Saturday, February 19, 2011

The Bottom Line on Wisconsin

The size of the Wisconsin Governor's tax cuts for Big Business and the rich? $140 million. The size of the cuts he's trying to make to public employees? $140 million.

Now factor in the fact that the unions will agree to the cuts if the Governor agrees not to go after collective bargaining, and where does that leave us? A Governor who manufactured a crisis in order to help his friends and take a bat to the one group of organizations left that can combat big national corporations and the wealthy elite: unions.

This is not about the money; this is about breaking the will of the American worker, and tearing apart the last big force left to confront the moneyed interests of the right-wing that would like to roll us all the way back to before the Enlightenment. They want a plutocracy, folks. Don't let them have it. We need to do what we can to help the hardworking people of Wisconsin.

Here's what you can do locally:

Call the Wisconsin State Democratic Party at (608) 255-5172 to find out how to participate in a virtual phone bank, or join a rally at the State House on Tuesday, from 4-6pm, to support the protests in Madison and elsewhere. 


MiddleboroReview said...

In this entire saga, the most sinister strategy is how effectively the Republicans have divided the American people - first, it was the poor, now it's dividing the middle class and rewarding the wealthy.

It's disappointing, to say the least, that so many believe and follow.

Ryan said...

I know exactly what you mean. They have Tea Partiers whipped up into a frenzy, believing teachers and nurses are the fat cats, coming to the defense of the banksters. It's very sad.

Mark Belanger said...

Massachusetts has an unfunded OPEB liability of $20B - maybe as much as $30B. Public employee contributions to their pensions are no where near the level required to fund the benefit.

I'm a Democrat - and a liberal one at that. How do we pay for these things without driving up debt and deficits? The answer is we can't. Public pay and benefits are drastically higher than their private sector counterparts and their unions are breaking the backs of local governments.

The Democratic party is on the wrong side of this issue. If the argument for continuing this policy is that Democrats need the union vote - there is a real problem.

Ryan said...

Massachusetts public employees don't get Social Security, Mark. Take their pensions away, or drastically reduce them, and you're putting tens of thousands of public workers in the poor house when they retire. That's an atrocious idea.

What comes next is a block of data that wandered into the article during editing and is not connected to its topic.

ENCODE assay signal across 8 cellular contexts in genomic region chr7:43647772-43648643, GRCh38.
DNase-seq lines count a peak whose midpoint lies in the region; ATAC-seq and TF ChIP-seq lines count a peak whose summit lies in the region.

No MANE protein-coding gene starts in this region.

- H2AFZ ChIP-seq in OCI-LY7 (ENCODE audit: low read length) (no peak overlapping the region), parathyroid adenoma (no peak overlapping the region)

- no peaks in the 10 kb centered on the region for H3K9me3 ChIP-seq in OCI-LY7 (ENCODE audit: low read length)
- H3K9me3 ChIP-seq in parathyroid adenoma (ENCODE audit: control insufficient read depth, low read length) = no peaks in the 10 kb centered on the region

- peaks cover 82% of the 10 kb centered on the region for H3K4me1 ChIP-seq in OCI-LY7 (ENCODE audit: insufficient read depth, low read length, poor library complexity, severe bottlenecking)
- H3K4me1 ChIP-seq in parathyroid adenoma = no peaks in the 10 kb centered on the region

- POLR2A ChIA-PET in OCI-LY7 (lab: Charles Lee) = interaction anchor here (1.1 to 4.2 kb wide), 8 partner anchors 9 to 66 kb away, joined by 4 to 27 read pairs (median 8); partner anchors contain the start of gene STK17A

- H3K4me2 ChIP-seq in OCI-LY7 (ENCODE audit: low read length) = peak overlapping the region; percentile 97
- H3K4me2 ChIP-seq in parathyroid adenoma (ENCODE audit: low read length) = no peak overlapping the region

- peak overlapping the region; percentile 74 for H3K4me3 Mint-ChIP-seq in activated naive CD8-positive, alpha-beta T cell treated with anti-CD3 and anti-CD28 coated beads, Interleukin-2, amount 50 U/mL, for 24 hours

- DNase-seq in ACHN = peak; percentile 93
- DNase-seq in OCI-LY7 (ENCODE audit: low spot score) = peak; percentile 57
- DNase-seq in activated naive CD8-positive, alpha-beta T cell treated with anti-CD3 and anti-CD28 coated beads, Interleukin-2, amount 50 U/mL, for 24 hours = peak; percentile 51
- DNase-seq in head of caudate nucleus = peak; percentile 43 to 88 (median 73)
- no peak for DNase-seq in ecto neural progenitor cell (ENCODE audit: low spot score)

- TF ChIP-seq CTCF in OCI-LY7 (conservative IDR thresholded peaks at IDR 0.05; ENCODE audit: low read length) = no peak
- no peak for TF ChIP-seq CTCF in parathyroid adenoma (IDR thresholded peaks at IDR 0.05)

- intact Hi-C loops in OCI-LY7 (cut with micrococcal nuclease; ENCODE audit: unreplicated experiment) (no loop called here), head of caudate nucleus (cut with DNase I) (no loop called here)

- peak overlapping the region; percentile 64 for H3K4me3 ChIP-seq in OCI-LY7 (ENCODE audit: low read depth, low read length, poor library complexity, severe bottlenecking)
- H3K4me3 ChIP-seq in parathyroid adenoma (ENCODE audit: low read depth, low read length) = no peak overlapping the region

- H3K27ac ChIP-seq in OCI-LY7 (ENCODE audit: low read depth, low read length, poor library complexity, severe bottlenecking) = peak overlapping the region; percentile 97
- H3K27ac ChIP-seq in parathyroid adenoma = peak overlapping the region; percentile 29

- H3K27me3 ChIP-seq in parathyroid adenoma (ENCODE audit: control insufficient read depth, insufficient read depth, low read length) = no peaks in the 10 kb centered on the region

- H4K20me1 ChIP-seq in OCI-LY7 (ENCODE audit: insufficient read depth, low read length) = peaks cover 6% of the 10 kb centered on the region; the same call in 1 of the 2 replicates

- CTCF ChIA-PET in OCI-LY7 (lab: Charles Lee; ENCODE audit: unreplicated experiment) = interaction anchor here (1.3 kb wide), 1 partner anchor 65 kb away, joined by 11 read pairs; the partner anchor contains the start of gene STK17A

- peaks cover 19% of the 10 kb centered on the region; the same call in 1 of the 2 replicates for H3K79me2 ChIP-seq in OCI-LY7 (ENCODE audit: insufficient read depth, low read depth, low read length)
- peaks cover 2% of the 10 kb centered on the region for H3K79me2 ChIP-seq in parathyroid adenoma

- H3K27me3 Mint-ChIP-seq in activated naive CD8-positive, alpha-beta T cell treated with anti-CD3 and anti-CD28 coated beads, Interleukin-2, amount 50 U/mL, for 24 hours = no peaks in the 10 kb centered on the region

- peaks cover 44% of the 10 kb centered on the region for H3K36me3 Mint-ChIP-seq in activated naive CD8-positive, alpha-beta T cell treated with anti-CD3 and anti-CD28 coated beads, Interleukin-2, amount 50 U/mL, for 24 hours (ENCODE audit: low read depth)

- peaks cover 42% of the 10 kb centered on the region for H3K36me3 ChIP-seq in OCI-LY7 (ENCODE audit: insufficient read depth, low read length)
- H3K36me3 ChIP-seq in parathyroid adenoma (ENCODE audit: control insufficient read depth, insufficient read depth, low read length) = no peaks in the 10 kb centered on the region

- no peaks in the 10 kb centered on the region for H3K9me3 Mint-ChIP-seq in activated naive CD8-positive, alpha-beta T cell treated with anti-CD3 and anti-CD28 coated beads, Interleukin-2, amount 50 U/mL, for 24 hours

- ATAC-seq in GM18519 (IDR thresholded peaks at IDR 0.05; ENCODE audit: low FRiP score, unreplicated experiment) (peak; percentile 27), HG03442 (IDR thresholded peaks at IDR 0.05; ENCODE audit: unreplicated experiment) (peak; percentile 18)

Yes, some additional reforms are needed in the pension system, but the reality is that the reason they're underfunded today is because the government side of the equation hasn't been putting in its contributions at the recommended levels for... well, pretty much ever. If there isn't enough money in the budget, that's not our workers' fault, it means we need more revenue from those who can afford to pay it.

Ryan said...

(The wealthy elite and big business, of course.)

Marese M said...

Whether you or I like it or not, the are an economic Chernobyl waiting to happen and are fiscally unsustainable.

There are several problems with public pensions.

Neither the government nor the employees are contributing to them at a level sufficient to cover the overly generous benefits they get. This is killing local and state budgets.

Government pensions, at least in my town, pay the retirees healthcare - in return for as little as 10 years of service in some cases. These retirees are never forced onto Medicare. My town has over $100M in unfunded healthcare liablility alone over the next 30 years.

The pensions are guaranteed - regardless of how the pension funds perform. In the real world, my self-funded pension will pay me whatever it earns - or loses in the case of a bad market. In my town, like most, we are doing pay-as-you-go for healthcare for current and past employees - to the tune of more than $8M a year - almost 15% of our budget.

Public employees should have EXACTLY what I have - a self funded pension and no free healthcare when they retire. If they want to retire at age 55 - let them fund their own healthcare like I'd have to do. You ought to get a load of the parade of department heads in my town that retire in their 50's pulling in 100K a year in pensions and benefits. It is simply crazy and my kids are paying for it in the way of crowded classrooms and less resources for education and other services that would benefit them.

Certainly we need to meet SOME, maybe even most of the current pension obligations. Going forward the only thing that is sustainable is self-funded pensions. Public employees should get benefits that are comparable to private sector ones - and nothing more.

Ryan said...


With all due respect, the unions have agreed to *all* of the economic concessions Governor Walker asked for. All of them. So talking about the budgetary side of things is moot, this is not what Governor Walker's battle is about.

Ryan said...

PS Marese,

In Massachusetts, public employees put an enormous sum of their salaries into their public pensions -- and they are not eligible for their full social security benefits, even if they paid into Social Security for much of their lives. It's different in other states, but when you talk about taking a bat to pensions for public sector employees in Massachusetts, beware of the consequences when those very same people will not have Social Security to come to their aid. You're talking about sending a lot of these people to the poor house, despite the fact that they've paid into their pensions for their entire career (probably more than the vast majority of the population pays into 401(k)s).

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